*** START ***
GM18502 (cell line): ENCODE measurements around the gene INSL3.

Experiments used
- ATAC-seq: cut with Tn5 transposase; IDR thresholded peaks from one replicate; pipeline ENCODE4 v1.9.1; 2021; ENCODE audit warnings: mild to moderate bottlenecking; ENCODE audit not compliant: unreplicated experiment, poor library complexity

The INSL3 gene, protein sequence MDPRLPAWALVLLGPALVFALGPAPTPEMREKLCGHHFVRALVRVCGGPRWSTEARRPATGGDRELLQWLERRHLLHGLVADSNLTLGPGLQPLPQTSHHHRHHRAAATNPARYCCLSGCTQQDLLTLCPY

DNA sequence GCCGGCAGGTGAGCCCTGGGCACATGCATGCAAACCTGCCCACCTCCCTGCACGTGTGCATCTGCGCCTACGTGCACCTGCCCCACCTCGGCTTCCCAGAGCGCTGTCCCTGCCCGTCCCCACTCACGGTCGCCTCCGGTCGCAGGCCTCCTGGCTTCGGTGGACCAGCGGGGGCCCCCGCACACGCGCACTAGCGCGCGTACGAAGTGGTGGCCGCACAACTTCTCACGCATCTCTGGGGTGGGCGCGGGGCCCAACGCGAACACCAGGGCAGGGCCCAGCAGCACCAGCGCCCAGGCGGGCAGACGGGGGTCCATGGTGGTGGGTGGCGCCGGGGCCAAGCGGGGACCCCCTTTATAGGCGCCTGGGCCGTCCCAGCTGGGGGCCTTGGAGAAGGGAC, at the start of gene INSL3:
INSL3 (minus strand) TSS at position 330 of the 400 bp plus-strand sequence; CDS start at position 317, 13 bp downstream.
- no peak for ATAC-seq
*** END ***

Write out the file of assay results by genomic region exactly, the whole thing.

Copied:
GM18502 (cell line): ENCODE measurements around the gene INSL3.

Experiments used
- ATAC-seq: cut with Tn5 transposase; IDR thresholded peaks from one replicate; pipeline ENCODE4 v1.9.1; 2021; ENCODE audit warnings: mild to moderate bottlenecking; ENCODE audit not compliant: unreplicated experiment, poor library complexity

The INSL3 gene, protein sequence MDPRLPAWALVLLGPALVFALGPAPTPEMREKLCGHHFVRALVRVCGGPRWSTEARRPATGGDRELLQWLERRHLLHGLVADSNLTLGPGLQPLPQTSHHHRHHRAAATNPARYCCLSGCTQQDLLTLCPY

DNA sequence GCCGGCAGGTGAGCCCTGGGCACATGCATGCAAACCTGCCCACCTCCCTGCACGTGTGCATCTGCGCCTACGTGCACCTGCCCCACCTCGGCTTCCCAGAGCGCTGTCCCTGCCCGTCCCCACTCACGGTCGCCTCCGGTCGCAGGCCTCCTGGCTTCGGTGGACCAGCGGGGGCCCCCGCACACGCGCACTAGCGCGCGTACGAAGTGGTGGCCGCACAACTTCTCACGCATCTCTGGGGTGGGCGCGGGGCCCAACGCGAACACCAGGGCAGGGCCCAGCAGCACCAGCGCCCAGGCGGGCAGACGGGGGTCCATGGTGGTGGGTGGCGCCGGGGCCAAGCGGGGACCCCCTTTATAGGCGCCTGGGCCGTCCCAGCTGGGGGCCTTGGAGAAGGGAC, at the start of gene INSL3:
INSL3 (minus strand) TSS at position 330 of the 400 bp plus-strand sequence; CDS start at position 317, 13 bp downstream.
- no peak for ATAC-seq